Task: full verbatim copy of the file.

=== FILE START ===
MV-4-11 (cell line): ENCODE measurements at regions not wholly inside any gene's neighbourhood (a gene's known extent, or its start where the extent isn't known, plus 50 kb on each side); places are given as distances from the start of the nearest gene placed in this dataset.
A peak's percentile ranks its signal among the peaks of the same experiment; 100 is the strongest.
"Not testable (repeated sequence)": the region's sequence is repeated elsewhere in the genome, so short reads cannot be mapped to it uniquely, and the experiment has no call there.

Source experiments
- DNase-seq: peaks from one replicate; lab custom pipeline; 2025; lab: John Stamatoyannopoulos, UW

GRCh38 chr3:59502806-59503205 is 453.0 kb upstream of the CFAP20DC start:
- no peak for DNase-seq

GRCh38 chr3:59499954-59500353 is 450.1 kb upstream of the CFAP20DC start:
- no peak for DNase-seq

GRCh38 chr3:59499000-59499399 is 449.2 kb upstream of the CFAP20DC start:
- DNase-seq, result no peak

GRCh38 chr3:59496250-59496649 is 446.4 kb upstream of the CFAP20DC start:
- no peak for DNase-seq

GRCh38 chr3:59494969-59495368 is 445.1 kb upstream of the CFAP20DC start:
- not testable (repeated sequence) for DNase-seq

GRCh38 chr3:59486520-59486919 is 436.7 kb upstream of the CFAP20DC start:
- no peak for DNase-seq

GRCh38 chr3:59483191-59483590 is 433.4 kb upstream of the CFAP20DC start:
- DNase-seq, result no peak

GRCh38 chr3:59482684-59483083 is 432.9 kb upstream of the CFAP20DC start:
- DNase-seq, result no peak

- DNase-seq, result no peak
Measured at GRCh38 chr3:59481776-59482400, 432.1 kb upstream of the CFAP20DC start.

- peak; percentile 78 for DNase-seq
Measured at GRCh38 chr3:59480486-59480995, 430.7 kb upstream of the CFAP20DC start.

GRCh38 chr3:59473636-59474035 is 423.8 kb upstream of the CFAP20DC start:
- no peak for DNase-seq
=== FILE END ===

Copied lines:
MV-4-11 (cell line): ENCODE measurements at regions not wholly inside any gene's neighbourhood (a gene's known extent, or its start where the extent isn't known, plus 50 kb on each side); places are given as distances from the start of the nearest gene placed in this dataset.
A peak's percentile ranks its signal among the peaks of the same experiment; 100 is the strongest.
"Not testable (repeated sequence)": the region's sequence is repeated elsewhere in the genome, so short reads cannot be mapped to it uniquely, and the experiment has no call there.

Source experiments
- DNase-seq: peaks from one replicate; lab custom pipeline; 2025; lab: John Stamatoyannopoulos, UW

GRCh38 chr3:59502806-59503205 is 453.0 kb upstream of the CFAP20DC start:
- no peak for DNase-seq

GRCh38 chr3:59499954-59500353 is 450.1 kb upstream of the CFAP20DC start:
- no peak for DNase-seq

GRCh38 chr3:59499000-59499399 is 449.2 kb upstream of the CFAP20DC start:
- DNase-seq, result no peak

GRCh38 chr3:59496250-59496649 is 446.4 kb upstream of the CFAP20DC start:
- no peak for DNase-seq

GRCh38 chr3:59494969-59495368 is 445.1 kb upstream of the CFAP20DC start:
- not testable (repeated sequence) for DNase-seq

GRCh38 chr3:59486520-59486919 is 436.7 kb upstream of the CFAP20DC start:
- no peak for DNase-seq

GRCh38 chr3:59483191-59483590 is 433.4 kb upstream of the CFAP20DC start:
- DNase-seq, result no peak

GRCh38 chr3:59482684-59483083 is 432.9 kb upstream of the CFAP20DC start:
- DNase-seq, result no peak

- DNase-seq, result no peak
Measured at GRCh38 chr3:59481776-59482400, 432.1 kb upstream of the CFAP20DC start.

- peak; percentile 78 for DNase-seq
Measured at GRCh38 chr3:59480486-59480995, 430.7 kb upstream of the CFAP20DC start.

GRCh38 chr3:59473636-59474035 is 423.8 kb upstream of the CFAP20DC start:
- no peak for DNase-seq